Organized Panel Session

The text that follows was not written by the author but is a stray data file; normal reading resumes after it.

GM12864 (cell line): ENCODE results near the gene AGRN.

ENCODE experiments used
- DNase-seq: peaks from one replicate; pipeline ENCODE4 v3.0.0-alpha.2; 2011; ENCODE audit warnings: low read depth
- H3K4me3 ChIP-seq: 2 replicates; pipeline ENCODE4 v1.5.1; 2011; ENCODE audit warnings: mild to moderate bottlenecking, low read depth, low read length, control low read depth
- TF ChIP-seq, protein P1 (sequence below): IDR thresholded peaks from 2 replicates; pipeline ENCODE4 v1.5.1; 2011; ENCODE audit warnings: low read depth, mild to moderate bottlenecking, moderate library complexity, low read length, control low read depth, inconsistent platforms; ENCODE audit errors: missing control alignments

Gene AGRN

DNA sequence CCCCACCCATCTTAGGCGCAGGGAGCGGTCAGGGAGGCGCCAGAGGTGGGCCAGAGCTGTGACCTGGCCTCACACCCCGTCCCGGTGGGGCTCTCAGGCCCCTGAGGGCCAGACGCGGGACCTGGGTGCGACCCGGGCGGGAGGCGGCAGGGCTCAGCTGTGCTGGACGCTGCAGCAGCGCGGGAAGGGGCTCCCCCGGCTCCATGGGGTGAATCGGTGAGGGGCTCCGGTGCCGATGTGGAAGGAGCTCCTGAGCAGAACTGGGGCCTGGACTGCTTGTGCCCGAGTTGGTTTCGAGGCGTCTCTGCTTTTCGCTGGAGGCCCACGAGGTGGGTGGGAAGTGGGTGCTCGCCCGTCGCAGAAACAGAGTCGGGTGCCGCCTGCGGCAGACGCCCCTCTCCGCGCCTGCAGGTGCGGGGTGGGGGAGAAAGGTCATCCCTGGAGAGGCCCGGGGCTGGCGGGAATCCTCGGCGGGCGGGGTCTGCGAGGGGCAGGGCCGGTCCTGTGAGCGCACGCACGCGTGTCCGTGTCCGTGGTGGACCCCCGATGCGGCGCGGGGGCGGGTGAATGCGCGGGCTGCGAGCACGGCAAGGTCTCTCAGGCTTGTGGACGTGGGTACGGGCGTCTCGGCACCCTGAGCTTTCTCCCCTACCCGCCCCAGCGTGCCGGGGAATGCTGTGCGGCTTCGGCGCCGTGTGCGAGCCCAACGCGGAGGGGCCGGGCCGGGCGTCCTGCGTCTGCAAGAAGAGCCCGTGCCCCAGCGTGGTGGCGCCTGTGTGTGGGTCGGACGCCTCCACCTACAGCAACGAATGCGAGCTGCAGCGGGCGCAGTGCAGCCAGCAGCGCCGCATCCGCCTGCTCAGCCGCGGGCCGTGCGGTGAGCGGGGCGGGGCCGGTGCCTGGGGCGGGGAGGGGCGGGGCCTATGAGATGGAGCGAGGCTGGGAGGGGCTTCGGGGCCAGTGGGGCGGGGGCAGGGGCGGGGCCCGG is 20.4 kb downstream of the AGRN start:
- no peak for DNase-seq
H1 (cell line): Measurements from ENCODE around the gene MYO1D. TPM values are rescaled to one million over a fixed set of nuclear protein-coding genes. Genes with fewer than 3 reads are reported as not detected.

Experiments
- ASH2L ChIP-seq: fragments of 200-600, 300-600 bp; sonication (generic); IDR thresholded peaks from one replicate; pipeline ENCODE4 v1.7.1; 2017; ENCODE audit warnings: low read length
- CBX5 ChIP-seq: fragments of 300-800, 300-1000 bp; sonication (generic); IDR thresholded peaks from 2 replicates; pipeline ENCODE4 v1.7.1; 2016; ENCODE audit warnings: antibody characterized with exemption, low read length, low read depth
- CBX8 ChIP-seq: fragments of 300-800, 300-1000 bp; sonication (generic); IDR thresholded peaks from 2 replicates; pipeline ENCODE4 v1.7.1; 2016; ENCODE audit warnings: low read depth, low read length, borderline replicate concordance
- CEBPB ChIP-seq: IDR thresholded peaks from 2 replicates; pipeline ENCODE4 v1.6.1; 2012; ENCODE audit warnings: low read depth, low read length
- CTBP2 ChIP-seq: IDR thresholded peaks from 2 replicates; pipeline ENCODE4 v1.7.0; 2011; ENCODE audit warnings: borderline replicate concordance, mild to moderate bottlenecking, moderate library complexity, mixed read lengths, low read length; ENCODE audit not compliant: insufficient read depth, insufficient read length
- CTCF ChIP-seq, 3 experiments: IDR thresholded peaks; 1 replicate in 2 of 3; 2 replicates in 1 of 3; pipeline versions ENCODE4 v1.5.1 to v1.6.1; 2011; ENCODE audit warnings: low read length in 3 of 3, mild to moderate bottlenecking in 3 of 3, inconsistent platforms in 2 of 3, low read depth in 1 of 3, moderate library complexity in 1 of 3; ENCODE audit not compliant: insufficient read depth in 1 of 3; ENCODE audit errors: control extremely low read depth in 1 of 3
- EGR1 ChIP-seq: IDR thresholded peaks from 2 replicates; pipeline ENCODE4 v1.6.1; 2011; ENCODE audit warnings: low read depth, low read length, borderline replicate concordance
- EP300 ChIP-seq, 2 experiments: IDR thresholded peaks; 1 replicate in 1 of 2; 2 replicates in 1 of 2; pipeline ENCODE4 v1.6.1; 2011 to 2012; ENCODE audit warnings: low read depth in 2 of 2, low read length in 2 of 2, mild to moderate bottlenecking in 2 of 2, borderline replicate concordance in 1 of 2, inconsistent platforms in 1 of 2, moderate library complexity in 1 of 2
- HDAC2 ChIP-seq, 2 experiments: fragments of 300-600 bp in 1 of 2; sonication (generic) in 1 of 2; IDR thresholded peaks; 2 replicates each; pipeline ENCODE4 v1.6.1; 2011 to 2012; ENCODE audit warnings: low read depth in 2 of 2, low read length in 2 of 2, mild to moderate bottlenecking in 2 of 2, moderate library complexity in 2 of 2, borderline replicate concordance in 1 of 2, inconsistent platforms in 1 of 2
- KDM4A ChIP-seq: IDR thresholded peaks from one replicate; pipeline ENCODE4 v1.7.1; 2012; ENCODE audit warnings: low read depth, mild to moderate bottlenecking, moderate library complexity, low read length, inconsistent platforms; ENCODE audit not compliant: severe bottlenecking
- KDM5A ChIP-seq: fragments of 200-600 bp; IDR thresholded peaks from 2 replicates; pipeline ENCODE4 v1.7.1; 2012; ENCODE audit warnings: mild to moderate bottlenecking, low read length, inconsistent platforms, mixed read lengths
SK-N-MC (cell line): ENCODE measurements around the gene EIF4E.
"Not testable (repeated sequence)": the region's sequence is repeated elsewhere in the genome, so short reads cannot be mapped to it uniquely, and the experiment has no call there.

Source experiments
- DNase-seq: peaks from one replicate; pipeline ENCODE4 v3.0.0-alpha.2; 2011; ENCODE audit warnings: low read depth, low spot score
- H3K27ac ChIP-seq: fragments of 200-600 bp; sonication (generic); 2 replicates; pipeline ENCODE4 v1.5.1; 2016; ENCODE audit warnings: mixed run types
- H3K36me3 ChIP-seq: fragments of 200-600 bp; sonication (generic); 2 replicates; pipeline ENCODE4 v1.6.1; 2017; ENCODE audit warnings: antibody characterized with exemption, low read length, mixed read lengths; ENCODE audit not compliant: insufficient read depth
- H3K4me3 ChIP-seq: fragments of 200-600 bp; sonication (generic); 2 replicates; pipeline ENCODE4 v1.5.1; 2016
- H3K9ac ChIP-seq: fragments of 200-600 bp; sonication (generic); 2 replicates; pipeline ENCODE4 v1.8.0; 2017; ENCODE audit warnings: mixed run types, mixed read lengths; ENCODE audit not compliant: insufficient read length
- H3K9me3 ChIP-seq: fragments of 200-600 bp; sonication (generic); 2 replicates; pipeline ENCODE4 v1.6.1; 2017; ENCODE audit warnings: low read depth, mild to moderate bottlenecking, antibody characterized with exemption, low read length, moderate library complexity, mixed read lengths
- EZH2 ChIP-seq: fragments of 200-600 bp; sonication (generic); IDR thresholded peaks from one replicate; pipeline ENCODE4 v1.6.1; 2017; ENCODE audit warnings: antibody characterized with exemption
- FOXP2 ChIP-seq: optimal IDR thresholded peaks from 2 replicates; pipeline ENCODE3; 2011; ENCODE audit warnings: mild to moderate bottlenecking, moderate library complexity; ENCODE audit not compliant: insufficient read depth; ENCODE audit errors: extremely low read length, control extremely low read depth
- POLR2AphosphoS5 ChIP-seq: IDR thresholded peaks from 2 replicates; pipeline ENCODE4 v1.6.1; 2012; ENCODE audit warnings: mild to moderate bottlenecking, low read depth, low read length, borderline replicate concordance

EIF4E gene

This multidisciplinary panel approaches the notion of Korean identity as a product of localized mediation and places varying temporalities and mediums together into conversation on history, language, ethics, and subjectivity. Challenging monolithic and oftentimes totalizing methodologies that situate Korea only within larger constructs of empire or nation, each paper seeks to re-define, re-configure, and even deconstruct representations of “Koreanness” over the past eighty years through a more internal lens. Eun Young Seong traces how one man’s attempts to adapt a Korean folktale into Japanese theater can reveal an ambiguous and contradictory relationship between colony and metropole. Keung Yoon Bae closely examines exchanges between Chosŏn filmmakers during the colonial era to illuminate the self-image of colonial cinema at a time of heightened imperial regulation. Monica W. Cho interprets descriptions and narrations used within postwar newsreels to articulate the ways political discourse has framed Korean femininity and female labor. Finally, Sue Heun Kim Asokan deconstructs contemporary narratives of sacrifice to re-formulate Korea’s ethical identity away from the collective and the national. Collectively, these papers break from conventional top-down interpretations and assert that identity is constructed through multifocal and multimodal mediations. This panel contributes to the fields of East Asian cultural studies, literature, film and media studies, theater and performance studies, and critical theory.